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3 Multitasker Myths Explained

June 07, 2018 | Fisher-Titus Medical Center

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Multitasking is seen as an art. The ability to do multiple things simultaneously is a skill honed by busy parents everywhere and employees in just about every profession. multitasker

Yet research has shown that we aren’t good at doing several things at once, even as technology makes it easier than ever to do just that.

Let’s take a look at some multitasker myths to put the notion that multitasking is a good thing to rest, once and for all.

Myth #1: Being a Multitasker Makes You More Efficient

While there are some tasks that can be done simultaneously, like checking email while talking on the phone, it’s impossible to actually focus on both tasks at once. The multitaker’s brain is actually switching back and forth between reading the email her boss just sent and listening to her sister’s story about her nephew’s touchdown, rather than devoting full attention to either effort. According to a 2003 multitasking study in the International Journal of Information Management, the average person checks their email every five minutes, and it takes 64 seconds to get back to the task you were doing before checking your email. This means one out of every six minutes is wasted.

Myth #2: A Multitasker Has a Higher Productivity Level

It might seem logical that if a person can get two things done at once he’s being more productive. But this is only true if the multitasker is doing tasks right the first time around and isn’t having to correct errors because he wasn’t fully paying attention and the quality of his work was sub-par. Not only is the multitasker wasting time adjusting his brain to focus back and forth between multiple activities, he’s increasing the possibility of making a mistake. If the multitasker was rushing through an activity initially because he didn’t have enough time to fully devote to it, he’s only setting himself back further by having to do it all over again.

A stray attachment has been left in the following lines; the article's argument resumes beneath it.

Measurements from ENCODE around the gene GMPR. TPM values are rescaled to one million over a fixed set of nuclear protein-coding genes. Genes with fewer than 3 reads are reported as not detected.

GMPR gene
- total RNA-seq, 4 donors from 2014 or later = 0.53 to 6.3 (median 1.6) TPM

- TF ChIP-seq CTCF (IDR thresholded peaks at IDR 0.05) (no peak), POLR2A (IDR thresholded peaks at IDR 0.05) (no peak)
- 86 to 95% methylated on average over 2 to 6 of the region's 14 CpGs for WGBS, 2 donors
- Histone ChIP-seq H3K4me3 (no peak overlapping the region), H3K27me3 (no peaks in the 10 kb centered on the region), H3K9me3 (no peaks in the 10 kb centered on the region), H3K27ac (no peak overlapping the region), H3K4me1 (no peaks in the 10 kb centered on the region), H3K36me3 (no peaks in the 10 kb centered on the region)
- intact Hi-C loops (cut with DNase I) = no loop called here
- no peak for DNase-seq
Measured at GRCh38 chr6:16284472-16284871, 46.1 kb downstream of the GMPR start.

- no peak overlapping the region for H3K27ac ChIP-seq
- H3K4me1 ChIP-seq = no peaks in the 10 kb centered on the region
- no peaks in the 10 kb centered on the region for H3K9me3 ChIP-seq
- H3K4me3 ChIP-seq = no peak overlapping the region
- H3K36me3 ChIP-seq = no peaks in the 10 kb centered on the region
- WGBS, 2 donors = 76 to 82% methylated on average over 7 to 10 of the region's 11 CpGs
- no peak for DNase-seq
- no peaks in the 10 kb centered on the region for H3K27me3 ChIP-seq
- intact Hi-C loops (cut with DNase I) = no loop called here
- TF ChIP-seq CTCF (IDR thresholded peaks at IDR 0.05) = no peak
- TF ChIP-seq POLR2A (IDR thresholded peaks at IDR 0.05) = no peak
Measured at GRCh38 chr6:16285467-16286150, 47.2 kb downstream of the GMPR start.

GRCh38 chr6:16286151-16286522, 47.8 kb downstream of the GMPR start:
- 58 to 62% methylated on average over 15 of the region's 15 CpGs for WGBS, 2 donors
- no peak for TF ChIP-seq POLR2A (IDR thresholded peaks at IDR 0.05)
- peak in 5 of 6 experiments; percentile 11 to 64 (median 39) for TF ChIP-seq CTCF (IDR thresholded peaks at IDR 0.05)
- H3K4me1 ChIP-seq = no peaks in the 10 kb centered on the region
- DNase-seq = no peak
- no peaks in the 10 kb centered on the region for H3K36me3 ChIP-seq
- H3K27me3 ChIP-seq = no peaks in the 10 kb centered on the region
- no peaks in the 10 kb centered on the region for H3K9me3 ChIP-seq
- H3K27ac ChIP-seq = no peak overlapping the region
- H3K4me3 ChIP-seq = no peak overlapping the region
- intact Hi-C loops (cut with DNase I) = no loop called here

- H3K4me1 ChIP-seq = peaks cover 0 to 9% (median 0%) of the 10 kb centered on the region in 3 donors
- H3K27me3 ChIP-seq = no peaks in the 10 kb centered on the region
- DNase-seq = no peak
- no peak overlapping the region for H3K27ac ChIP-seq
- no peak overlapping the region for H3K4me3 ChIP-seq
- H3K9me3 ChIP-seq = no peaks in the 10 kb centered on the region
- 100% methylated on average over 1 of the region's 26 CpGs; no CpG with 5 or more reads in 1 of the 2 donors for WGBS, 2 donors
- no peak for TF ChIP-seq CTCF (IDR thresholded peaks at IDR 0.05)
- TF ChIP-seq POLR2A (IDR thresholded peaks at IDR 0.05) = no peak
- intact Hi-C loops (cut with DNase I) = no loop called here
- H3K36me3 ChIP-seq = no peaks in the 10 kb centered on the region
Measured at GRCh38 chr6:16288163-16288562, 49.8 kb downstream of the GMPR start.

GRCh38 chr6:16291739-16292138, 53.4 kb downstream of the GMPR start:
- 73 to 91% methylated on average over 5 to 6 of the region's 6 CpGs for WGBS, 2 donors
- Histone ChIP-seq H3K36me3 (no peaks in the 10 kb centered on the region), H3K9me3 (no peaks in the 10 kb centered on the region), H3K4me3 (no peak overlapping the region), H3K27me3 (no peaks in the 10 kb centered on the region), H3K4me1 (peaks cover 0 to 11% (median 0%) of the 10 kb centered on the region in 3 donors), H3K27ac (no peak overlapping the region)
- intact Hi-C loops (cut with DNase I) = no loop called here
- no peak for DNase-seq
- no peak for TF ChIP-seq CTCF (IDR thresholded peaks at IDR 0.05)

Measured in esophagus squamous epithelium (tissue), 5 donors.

Myth #3: A Multitasker Prioritizes Well

When you have so many things to do, getting them done in order of priority is a must. Yet when you decide to prioritize everything, you’re actually prioritizing nothing. A multitasker tends to take on several responsibilities concurrently, which slows down the ability to complete any one task quickly. Partially completing several tasks all at once can lead to feeling overwhelmed. Instead, focusing all one’s attention on a single task until completion before moving on to the next can be a more successful strategy. Look at every task you need to get done and order them by how important they are or when they need to be finished. Then go through your list one by one, completing each task with your full attention.

The key takeaway from these multitasker myths is to remember this: doing more things doesn’t get them all done faster—or well. Choose one thing you can do at a time, and you’ll get it done more quickly and achieve better overall results.

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